Friday, May 10, 2019

The Stark Law – Be Careful Who You Give To

Questions about the Stark Law

Named after U.S. Rep. Pete Stark, the Stark law is also known as the physician-referral law, or the kick-back law

Healthcare Compliance Solutions Inc. (HCSI) recently received this question from a client regarding the Stark Law (Names and places have been changed in this example):


Would any of the following violate the Stark Law? Our doctors here at Ophthalmology Associates of Kansas City (OAKC) purchase two NFL season football ticket package for our employees. Sometimes there are tickets left over.

Is it against Stark Laws if:
1.      OAKC doctors give tickets to an employee working at Topeka Optometry Center (TOC) when one of their employees has been extra helpful to us?
2.   An OAKC doctor gives tickets to a TOC employee for a raffle.
3.   OAKC donates the tickets anonymously to TOC?
(Note: Sometimes TOC refers patients to us for surgery).

Thank you for taking the time to read this email.

Lynn B. Jones
Ophthalmology Associates of  Kansas City

We answered their questions by sharing a quote from the website of one of the thousands of law firms trolling for clients who might be willing to blow the whistle on a doctor's best intentions. Both the lawyer and the whistleblower get money for “turning in” doctors. Here is their pitch:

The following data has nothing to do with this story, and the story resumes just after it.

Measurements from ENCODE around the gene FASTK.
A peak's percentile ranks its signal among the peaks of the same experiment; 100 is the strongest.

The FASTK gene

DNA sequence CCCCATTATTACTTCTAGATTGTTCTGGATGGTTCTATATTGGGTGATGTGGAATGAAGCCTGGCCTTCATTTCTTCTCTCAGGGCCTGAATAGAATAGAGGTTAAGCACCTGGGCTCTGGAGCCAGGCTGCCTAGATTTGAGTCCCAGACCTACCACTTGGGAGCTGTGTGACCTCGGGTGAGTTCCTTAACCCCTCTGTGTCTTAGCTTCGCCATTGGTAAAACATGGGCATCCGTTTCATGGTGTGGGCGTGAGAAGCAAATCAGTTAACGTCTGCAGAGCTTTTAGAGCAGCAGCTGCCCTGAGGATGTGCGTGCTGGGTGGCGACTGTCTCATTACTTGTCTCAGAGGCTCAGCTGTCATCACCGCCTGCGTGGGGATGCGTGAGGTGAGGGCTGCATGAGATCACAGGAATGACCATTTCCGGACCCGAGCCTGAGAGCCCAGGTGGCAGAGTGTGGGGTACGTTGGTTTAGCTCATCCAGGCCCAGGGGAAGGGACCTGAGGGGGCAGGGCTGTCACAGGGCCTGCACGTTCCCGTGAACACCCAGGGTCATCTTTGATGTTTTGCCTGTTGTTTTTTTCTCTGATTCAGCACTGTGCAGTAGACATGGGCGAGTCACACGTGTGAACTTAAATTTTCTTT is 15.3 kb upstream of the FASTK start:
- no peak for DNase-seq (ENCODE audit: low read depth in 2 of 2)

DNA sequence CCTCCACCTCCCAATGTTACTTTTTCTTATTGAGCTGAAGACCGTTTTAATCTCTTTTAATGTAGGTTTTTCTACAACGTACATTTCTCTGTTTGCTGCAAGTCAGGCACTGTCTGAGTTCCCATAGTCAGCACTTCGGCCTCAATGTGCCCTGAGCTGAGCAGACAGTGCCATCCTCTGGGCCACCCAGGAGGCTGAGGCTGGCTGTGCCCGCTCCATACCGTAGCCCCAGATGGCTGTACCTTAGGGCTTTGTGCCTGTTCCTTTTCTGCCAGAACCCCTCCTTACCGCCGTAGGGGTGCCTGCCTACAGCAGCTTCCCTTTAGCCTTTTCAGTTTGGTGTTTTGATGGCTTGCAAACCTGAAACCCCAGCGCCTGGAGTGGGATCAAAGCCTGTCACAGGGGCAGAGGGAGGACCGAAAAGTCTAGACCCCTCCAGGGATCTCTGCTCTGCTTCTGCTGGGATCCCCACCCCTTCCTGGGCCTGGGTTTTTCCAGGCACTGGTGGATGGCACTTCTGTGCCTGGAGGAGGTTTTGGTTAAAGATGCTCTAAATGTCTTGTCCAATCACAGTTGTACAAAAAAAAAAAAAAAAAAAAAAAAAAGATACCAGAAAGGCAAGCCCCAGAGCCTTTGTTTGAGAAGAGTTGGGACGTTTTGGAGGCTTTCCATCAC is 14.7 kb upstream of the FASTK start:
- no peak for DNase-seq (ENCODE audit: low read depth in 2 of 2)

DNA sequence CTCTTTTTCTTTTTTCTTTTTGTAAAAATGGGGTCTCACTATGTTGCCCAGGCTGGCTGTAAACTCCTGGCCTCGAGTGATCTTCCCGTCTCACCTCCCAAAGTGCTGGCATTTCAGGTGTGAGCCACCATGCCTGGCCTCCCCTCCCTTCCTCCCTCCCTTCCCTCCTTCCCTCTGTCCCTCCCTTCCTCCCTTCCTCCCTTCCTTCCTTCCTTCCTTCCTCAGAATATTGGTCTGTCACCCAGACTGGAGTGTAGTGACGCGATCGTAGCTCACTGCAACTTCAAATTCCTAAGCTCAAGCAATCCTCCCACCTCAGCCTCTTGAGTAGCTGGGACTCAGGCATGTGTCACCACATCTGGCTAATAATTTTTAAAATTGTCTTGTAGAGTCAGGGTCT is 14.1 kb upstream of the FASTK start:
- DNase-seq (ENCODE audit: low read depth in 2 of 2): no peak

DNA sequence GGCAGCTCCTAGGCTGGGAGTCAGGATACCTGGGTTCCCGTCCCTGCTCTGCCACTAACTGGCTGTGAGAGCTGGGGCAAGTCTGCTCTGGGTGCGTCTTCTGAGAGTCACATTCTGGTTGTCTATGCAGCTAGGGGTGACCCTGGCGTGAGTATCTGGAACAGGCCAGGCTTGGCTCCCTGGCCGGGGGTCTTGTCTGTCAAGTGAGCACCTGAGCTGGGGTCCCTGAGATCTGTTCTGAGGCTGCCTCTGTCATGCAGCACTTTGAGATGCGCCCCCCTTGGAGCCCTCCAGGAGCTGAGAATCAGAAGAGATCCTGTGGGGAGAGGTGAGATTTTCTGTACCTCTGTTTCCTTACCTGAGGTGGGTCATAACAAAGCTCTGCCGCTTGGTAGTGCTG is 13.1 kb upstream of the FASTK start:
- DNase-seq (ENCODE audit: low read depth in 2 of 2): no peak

“Learn your rights as a first-to-report whistleblower. You may be entitled to a substantial cash reward. Doctors often try to skirt the law by offering ‘bennies’ to entities who have the potential to favor their services. We have seen many attempts to get around the anti-kickback laws, e.g., Stark Law, including:

  • Free lunches to office staff;
  • Golf outings;
  • Sporting event tickets and hard to get concert seats;
  • Etc.
Call this Law Firm for a free, confidential analysis (phone #).”

Overall the original concept of the Stark Law was to protect Medicare patients from being taken advantage of by physicians or organizations who might stand to benefit from referrals for testing, or bribes and kickbacks that might appear to financially benefit a specific physician or other health-care entity.

So what do you do to keep your doctors and clinic safe in your three scenarios:
  • Because your doctors get referrals from TOC, unfortunately, that is a fairly clear indication that it violates the Stark Law to give them tickets.
  • See #1. It may seem casual and no big deal to say “Yea,we’ve got extra tickets to the game, just come pick ‘em up.” But there’s always the danger of a disgruntled whistleblower that “heard Billy got free tickets to the game from Dr. Jones.”
  • If there is a way for OAKC to donate the tickets anonymously you are okay. The challenge is that TOC already knows you have given them tickets. Would they know it is you, even if a third party donated them? You would have to work that out carefully.

A safe rule of thumb to help you steer clear of Stark laws:
Don’t take or give anything of value to entities where there is a potential to benefit one or both of you.

Additional Stark Law and related information:
The High Cost of Stark Law Violations


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